“There are teachers with a rare ability to enter a child’s mind; it’s as if their ability to get there at all gives them the right to stay forever.”
There was a turning point in Michael Lewis’s life, in a baseball game when he was fourteen years old. The irascible and often terrifying Coach Fitz put the ball in his hand with the game on the line and managed to convey such confident trust in Lewis’ ability that the boy had no choice but to live up to it. “I didn’t have words for it then, but I do now: I am about to show the world, and myself, what I can do.”
The coach’s message was not simply about winning, but about self-respect, sacrifice, courage, and endurance. In some ways, and even now, thirty years later, Lewis still finds himself trying to measure up to what Coach Fitz expected of him.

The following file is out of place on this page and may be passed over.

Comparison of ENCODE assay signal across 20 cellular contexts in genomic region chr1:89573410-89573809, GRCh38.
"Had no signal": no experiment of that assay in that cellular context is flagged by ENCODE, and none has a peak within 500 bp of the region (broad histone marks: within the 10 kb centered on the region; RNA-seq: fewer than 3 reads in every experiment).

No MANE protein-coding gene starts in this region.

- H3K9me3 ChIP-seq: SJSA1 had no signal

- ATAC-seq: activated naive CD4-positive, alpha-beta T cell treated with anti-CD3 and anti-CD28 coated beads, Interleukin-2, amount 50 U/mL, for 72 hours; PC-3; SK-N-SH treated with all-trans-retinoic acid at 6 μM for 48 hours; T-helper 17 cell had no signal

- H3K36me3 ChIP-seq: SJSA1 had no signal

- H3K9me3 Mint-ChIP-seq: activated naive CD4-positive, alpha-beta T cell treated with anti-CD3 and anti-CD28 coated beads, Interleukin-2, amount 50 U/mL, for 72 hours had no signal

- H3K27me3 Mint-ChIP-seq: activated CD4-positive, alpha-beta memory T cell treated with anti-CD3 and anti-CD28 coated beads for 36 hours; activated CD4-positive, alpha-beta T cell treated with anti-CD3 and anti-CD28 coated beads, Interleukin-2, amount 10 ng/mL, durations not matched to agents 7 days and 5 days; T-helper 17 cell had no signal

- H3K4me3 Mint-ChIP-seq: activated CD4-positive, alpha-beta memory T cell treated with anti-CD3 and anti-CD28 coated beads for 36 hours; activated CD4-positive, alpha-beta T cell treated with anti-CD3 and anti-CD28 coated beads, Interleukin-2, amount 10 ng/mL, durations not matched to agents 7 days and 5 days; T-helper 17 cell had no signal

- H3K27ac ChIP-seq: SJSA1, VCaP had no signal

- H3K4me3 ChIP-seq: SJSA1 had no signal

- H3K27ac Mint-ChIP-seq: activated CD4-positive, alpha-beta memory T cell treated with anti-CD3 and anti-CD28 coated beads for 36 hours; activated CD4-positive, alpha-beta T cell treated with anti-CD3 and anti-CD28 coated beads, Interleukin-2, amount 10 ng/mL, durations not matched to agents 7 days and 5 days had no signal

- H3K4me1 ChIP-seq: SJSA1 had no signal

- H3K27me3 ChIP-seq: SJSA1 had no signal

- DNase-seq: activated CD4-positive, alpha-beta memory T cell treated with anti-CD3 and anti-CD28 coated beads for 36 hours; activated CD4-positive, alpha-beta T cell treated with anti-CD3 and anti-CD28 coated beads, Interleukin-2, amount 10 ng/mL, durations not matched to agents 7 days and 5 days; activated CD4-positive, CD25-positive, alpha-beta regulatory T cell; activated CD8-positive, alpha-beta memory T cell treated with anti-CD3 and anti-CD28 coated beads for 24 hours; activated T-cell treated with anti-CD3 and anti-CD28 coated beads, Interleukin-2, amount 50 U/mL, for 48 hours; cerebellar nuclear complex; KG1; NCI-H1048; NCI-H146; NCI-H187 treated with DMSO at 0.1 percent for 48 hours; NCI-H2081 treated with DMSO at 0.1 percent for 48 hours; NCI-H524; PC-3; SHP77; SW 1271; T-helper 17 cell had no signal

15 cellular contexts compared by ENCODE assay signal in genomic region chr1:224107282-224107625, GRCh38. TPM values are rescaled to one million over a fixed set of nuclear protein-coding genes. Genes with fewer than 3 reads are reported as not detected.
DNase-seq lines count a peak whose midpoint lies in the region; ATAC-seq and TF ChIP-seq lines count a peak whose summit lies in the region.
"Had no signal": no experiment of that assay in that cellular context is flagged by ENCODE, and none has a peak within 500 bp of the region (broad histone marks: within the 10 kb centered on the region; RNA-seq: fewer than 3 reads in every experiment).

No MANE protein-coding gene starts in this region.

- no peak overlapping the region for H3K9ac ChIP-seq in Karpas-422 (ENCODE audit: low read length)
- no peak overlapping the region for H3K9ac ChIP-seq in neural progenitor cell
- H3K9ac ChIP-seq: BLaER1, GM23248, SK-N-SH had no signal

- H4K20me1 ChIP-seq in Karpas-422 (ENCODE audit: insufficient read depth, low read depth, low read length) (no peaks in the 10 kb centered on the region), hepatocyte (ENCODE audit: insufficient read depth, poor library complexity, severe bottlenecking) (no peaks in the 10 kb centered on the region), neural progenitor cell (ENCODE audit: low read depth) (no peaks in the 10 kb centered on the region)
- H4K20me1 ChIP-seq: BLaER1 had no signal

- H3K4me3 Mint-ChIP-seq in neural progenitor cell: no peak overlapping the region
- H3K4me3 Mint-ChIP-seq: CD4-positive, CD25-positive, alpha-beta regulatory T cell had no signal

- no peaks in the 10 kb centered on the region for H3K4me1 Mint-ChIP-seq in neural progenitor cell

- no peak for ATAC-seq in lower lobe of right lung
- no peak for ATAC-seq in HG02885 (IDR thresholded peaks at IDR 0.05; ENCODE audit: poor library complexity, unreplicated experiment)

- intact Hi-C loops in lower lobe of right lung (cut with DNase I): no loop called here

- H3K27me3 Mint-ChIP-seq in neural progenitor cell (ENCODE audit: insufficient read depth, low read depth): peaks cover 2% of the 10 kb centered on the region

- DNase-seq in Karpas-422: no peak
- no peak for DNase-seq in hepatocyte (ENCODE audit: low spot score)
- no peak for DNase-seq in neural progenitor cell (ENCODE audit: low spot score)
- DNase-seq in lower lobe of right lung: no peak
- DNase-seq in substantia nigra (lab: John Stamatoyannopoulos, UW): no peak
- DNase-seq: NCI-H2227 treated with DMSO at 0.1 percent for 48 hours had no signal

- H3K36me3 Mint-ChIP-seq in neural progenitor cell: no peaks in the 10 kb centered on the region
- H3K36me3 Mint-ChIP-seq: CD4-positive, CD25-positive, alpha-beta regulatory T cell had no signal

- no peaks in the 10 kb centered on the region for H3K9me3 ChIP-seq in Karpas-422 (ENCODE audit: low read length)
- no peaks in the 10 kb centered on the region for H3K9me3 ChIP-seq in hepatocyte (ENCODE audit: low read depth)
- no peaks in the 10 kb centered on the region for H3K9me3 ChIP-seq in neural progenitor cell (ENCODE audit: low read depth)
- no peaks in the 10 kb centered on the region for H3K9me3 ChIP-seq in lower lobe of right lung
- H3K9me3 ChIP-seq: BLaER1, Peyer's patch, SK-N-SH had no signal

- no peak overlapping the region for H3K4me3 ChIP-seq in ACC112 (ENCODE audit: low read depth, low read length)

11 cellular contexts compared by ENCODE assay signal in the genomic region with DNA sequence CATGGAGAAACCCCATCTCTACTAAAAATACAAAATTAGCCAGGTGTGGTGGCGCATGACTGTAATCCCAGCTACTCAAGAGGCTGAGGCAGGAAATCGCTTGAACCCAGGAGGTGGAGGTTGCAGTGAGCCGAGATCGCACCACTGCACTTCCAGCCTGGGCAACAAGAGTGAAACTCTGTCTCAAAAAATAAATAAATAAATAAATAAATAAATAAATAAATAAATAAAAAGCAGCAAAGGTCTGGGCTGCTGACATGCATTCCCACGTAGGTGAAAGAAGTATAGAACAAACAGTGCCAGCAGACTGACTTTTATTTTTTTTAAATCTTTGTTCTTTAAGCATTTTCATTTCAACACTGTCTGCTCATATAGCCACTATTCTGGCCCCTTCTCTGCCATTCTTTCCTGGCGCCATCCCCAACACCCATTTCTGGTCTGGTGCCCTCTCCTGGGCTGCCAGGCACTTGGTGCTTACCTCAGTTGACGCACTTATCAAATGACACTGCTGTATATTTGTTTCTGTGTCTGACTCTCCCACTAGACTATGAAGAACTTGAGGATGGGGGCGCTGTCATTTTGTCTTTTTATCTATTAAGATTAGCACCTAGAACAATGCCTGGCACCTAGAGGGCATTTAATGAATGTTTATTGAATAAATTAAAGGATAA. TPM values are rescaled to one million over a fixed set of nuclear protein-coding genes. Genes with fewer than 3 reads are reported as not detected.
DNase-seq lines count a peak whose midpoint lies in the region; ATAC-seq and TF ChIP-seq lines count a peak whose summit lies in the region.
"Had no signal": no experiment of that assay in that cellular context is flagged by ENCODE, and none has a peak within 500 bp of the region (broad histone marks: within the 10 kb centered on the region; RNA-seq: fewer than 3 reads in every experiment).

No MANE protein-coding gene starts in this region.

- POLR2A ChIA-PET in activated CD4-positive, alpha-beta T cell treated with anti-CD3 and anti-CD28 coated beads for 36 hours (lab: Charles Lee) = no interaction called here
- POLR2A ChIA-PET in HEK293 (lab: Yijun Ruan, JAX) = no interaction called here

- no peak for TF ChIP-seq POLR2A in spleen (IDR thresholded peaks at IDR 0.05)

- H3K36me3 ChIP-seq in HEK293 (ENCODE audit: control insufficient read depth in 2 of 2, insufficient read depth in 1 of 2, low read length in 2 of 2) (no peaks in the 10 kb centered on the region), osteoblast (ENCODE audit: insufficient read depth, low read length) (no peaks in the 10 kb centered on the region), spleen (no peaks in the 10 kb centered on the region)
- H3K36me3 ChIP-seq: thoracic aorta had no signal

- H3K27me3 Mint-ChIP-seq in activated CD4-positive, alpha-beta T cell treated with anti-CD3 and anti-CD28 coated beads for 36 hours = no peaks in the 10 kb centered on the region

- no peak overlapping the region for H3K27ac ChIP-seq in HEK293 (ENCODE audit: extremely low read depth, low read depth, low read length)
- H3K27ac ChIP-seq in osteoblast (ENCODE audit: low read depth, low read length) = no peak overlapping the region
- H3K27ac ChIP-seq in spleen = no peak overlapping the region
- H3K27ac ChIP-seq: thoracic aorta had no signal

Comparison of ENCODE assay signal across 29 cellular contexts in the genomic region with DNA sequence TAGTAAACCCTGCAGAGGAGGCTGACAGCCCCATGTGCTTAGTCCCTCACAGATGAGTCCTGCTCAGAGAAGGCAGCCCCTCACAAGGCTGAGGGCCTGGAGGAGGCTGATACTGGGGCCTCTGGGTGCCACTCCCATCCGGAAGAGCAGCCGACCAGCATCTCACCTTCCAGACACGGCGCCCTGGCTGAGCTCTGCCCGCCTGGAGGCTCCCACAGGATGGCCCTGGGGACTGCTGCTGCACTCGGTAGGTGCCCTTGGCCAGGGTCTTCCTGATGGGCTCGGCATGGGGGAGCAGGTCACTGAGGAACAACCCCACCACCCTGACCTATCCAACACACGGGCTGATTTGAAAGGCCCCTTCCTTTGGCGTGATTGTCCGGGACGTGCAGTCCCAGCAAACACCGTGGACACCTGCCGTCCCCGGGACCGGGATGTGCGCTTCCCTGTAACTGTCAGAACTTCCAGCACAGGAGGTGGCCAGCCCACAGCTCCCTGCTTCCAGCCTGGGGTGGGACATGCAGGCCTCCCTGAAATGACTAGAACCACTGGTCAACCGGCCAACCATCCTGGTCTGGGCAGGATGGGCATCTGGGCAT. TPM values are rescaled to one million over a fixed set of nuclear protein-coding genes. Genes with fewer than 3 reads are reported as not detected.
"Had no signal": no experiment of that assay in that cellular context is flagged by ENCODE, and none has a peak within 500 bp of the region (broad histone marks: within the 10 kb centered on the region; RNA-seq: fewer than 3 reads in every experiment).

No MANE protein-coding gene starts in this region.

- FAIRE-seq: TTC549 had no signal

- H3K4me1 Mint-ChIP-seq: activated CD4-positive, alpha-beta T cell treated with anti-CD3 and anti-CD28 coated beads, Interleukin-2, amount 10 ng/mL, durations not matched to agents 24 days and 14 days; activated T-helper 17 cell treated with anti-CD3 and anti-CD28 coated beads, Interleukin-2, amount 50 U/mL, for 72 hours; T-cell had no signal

About Michael Lewis
Michael Lewis pursued a career on Wall Street for several years until he left to write a book about it--Liar's Poker. He is also the author of The Money Culture. A regular columnist for The New York Times Magazine, he has been a senior editor at The New Republic, as well as the American editor of The Spectator. He grew up in New Orleans, and now lives in Cold Spring, New York.